Infinite Mario platforming is what Super Mario Maker delivers, with one substantial caveat: most of it is rubbish. The biggest criticism leveled at Nintendo's joyous and inventive game-making tool is that a lot of the courses created and shared by players are uninspired or simply dreadful. It is beyond Nintendo's control, but not its management, and therein lies the game's biggest problem.
Its biggest problem, but not a major problem. As a tool for creating games that is itself a game, Super Mario Maker sets a new industry standard, besting even Media Molecule's excellent Little Big Planet series. The key is in making creation fun and stripping away the frustratingly fiddly elements that put people off similar titles.
Nintendo's decision to stagger the introduction of new level-making enemies, obstacles, power-ups and tools is an excellent one. Particularly now that new content unlocks after set amounts of play time, rather than on individual days. Like all classic Nintendo games, Mario Maker effortlessly eases the player in, with a handful of instantly-recognisable elements and a basic course which the player must fill out so they can play and finish. As more is introduced, the game gently nurtures the creativity that many players will harbour but may not believe they possess. Each new set of features is introduced with a course showing off how they are used, in ways that fit with what players know of the series and in new but logical ways – such as using a mushroom to grow a Goomba in size.
The grid-based system and features that are uniform between each of the game's four visual styles – Super Mario Bros, Super Mario Bros 3, Super Mario World and New Super Mario Bros U – make placing and experimenting with objects simple to grasp. The only difference between each style is in what Mario is capable of: e.g. wall-jumping in NSMBU. There is certainly a lot on offer, but there is a large oversight. A basic checkpoint system would have completely changed the game and made the more challenging levels out there instantly more palatable and feel more achievable. It's hard to fathom why this was left out and how it might have impacted gameplay in a negative way. Even limiting players to one checkpoint per level would have been a marked improvement.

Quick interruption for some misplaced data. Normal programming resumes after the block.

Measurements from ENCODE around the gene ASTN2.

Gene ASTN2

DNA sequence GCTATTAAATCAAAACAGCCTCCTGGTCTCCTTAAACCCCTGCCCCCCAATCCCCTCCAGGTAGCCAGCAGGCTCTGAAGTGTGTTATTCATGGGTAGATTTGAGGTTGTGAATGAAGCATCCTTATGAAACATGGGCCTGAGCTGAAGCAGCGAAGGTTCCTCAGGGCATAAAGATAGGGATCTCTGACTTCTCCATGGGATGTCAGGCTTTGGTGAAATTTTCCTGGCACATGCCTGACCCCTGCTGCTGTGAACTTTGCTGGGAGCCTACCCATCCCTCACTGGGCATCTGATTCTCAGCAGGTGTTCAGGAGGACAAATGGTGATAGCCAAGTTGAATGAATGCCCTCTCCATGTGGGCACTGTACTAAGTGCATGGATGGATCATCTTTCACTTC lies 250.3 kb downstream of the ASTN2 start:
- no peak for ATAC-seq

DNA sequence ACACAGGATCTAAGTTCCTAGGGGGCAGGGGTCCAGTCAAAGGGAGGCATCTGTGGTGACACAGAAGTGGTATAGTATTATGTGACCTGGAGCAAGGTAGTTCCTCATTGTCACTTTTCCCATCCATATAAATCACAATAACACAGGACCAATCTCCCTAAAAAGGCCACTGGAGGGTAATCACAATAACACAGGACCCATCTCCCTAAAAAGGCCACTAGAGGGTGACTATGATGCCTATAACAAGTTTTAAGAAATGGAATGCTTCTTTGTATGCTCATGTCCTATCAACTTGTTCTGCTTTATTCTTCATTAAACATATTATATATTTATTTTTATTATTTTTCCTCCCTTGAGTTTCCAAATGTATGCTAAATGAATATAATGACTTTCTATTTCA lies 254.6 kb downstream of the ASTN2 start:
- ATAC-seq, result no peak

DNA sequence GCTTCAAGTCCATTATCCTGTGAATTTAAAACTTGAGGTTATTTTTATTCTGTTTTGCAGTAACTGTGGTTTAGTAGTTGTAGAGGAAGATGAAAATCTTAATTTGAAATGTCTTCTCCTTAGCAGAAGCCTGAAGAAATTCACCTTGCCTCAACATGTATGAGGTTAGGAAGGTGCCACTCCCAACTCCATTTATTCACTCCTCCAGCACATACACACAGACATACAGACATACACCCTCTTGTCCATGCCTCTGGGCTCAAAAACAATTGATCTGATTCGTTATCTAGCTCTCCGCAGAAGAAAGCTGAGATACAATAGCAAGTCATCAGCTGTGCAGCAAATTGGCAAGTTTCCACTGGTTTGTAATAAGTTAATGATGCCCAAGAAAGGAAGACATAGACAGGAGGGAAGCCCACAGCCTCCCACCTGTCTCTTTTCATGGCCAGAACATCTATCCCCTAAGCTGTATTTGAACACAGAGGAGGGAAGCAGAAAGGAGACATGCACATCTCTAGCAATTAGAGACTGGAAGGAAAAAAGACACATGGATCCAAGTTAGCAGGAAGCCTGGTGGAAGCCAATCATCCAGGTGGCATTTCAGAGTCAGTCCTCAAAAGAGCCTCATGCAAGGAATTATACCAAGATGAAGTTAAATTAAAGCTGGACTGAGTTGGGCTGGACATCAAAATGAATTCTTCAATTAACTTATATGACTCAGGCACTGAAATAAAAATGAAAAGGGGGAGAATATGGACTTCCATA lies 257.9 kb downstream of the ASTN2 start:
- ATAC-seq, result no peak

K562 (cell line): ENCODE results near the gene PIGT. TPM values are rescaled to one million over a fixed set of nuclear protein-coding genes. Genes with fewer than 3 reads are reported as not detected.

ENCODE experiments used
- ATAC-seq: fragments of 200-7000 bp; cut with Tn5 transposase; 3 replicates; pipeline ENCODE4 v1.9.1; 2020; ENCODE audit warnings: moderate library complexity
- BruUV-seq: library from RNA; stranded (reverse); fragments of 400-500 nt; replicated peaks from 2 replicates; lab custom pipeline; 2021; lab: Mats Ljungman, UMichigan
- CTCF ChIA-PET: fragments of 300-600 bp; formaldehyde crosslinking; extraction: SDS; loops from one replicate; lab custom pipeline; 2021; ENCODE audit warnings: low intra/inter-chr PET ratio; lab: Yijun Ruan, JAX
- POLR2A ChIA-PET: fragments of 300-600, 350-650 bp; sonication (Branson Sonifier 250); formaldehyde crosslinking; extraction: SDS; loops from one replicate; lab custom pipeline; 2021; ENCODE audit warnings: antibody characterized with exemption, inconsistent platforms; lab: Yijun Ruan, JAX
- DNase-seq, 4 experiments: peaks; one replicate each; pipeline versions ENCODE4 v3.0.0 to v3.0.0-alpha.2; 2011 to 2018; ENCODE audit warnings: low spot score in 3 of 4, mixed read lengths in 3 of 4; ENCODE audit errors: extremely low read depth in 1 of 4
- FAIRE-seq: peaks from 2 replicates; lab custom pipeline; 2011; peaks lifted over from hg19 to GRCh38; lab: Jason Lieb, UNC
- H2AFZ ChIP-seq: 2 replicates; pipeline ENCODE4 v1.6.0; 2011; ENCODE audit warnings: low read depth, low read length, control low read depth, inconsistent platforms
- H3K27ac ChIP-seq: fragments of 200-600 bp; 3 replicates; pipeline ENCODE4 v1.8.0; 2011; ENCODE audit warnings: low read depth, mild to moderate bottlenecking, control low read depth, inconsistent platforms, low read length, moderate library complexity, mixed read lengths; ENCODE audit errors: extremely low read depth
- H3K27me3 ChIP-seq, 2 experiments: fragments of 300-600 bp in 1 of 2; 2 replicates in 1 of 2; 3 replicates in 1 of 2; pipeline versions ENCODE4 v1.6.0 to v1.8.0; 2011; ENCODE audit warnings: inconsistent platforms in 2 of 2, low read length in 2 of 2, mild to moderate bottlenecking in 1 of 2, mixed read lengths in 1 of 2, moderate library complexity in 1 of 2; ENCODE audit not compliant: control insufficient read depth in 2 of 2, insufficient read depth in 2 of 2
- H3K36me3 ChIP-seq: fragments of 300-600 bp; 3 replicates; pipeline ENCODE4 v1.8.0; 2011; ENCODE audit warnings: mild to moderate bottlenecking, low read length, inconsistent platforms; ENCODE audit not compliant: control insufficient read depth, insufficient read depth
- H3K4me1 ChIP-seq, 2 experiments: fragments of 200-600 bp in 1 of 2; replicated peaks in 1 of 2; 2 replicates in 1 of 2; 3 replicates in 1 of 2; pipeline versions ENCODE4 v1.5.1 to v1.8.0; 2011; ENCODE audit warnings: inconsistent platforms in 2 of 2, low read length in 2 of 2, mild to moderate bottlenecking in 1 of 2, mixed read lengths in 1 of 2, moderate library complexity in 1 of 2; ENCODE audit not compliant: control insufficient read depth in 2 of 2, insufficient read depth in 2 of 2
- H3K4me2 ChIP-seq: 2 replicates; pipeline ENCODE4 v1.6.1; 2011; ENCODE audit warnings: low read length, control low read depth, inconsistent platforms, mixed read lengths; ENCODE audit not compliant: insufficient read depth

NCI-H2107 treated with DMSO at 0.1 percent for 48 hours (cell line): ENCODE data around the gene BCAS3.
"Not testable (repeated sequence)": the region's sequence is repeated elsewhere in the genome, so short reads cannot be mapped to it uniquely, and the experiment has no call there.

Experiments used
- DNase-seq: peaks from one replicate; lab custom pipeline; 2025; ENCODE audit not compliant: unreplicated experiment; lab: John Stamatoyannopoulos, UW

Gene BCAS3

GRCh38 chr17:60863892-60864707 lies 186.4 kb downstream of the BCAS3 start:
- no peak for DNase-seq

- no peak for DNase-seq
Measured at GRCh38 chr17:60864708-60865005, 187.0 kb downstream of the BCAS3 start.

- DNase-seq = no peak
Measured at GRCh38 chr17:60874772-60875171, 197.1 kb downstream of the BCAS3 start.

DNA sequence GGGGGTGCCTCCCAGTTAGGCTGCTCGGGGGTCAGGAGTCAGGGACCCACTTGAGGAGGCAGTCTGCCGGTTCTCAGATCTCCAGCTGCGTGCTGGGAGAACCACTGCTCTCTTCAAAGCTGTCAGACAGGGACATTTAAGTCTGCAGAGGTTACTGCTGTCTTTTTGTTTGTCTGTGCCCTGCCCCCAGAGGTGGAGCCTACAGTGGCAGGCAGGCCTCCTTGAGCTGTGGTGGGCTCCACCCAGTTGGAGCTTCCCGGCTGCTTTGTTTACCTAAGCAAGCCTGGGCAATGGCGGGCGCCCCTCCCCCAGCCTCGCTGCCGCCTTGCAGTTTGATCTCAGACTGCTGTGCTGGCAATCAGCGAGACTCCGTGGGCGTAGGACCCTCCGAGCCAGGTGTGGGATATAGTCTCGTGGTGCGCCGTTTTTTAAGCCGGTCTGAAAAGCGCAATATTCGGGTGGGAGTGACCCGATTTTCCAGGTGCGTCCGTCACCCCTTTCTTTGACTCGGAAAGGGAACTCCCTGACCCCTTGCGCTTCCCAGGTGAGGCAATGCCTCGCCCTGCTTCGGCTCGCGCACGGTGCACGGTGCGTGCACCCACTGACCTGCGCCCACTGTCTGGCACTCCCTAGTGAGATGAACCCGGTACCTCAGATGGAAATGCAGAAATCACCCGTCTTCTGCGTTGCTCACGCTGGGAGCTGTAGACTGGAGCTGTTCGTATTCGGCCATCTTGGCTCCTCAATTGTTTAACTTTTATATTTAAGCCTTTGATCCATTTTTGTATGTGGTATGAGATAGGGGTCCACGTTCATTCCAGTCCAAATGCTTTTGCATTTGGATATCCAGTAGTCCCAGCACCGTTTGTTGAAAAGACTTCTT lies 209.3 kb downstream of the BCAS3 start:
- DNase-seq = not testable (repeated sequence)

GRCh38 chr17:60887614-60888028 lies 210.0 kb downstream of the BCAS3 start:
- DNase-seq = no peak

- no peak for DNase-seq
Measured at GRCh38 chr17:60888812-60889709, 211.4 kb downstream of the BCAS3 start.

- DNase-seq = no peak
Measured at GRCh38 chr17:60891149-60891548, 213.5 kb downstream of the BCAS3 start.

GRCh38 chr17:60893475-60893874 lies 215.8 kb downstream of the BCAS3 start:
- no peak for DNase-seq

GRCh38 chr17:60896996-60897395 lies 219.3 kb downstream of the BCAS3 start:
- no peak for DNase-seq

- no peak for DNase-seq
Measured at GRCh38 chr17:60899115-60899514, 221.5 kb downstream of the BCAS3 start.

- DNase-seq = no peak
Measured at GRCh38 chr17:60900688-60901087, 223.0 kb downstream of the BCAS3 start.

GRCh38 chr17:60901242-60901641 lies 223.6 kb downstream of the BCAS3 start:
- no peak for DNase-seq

Mario Maker's creation suite is a thing of beauty, but for the best inspiration players must venture into the wild. As they browse and play, users will slowly build a knowledge of what works and what doesn't entirely through play. They'll notice interesting combinations of items and put together their own ideas, then cobble them together and see if they work.
The game's main menu asks players whether they want to play or create. Tap play and they will be given the choice between browsing courses, browsing levels created by specific users or playing the 100 Mario Challenge, which gives a simple "save Princess Peace" structure to a succession of randomly selected courses with 100 lives to complete them all with.